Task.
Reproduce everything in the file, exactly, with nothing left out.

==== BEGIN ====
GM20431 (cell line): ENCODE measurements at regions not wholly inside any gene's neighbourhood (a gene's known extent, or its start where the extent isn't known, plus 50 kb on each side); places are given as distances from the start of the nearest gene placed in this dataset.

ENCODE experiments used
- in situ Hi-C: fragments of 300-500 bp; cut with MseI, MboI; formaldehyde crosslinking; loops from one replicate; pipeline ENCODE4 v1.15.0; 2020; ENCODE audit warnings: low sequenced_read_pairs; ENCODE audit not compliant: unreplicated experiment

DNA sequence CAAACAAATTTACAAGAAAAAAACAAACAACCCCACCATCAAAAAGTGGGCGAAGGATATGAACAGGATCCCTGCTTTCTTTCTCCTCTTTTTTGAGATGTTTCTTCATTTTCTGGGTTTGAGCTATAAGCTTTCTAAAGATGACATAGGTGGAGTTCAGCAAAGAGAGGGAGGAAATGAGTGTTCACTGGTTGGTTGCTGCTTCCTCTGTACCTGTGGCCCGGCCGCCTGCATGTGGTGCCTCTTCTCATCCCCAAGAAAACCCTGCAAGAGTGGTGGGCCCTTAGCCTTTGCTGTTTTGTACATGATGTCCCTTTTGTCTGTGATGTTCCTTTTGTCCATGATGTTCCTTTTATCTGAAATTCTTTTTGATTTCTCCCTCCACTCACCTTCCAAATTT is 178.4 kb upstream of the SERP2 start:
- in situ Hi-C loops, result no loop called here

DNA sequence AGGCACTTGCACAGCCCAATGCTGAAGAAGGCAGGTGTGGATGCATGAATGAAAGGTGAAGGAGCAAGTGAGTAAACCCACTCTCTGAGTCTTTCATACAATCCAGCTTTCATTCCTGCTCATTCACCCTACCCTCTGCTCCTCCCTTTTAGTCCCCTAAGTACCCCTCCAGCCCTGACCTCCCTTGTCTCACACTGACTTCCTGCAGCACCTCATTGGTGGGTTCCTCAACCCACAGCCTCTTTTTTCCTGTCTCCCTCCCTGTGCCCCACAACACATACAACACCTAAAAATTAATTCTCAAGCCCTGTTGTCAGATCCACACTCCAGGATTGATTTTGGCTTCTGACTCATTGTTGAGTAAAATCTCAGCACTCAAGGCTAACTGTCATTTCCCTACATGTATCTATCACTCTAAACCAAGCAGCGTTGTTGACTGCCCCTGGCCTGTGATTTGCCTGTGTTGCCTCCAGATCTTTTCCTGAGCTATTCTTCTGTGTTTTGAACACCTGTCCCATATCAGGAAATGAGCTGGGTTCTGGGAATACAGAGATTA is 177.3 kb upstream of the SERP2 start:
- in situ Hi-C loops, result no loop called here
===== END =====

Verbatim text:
GM20431 (cell line): ENCODE measurements at regions not wholly inside any gene's neighbourhood (a gene's known extent, or its start where the extent isn't known, plus 50 kb on each side); places are given as distances from the start of the nearest gene placed in this dataset.

ENCODE experiments used
- in situ Hi-C: fragments of 300-500 bp; cut with MseI, MboI; formaldehyde crosslinking; loops from one replicate; pipeline ENCODE4 v1.15.0; 2020; ENCODE audit warnings: low sequenced_read_pairs; ENCODE audit not compliant: unreplicated experiment

DNA sequence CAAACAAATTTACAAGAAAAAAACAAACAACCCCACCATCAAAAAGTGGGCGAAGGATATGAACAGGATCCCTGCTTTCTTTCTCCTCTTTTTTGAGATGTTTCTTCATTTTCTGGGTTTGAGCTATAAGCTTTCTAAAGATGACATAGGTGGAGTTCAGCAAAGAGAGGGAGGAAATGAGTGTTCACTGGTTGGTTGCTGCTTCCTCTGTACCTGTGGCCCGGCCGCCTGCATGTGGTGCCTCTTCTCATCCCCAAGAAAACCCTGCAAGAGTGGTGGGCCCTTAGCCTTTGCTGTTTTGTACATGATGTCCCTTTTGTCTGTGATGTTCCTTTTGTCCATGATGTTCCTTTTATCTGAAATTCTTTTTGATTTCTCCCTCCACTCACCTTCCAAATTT is 178.4 kb upstream of the SERP2 start:
- in situ Hi-C loops, result no loop called here

DNA sequence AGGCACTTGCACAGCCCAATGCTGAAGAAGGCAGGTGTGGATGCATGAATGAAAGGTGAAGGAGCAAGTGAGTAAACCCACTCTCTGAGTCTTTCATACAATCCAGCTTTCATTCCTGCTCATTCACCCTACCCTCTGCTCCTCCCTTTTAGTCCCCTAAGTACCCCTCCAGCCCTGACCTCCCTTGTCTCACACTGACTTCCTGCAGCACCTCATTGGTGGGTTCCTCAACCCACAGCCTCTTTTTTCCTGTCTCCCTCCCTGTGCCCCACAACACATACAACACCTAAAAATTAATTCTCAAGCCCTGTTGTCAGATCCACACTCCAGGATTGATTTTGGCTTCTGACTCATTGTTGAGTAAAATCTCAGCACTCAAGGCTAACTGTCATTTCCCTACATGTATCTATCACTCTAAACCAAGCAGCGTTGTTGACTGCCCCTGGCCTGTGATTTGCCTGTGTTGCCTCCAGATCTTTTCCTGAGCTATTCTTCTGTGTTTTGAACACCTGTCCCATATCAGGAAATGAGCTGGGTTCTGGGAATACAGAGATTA is 177.3 kb upstream of the SERP2 start:
- in situ Hi-C loops, result no loop called here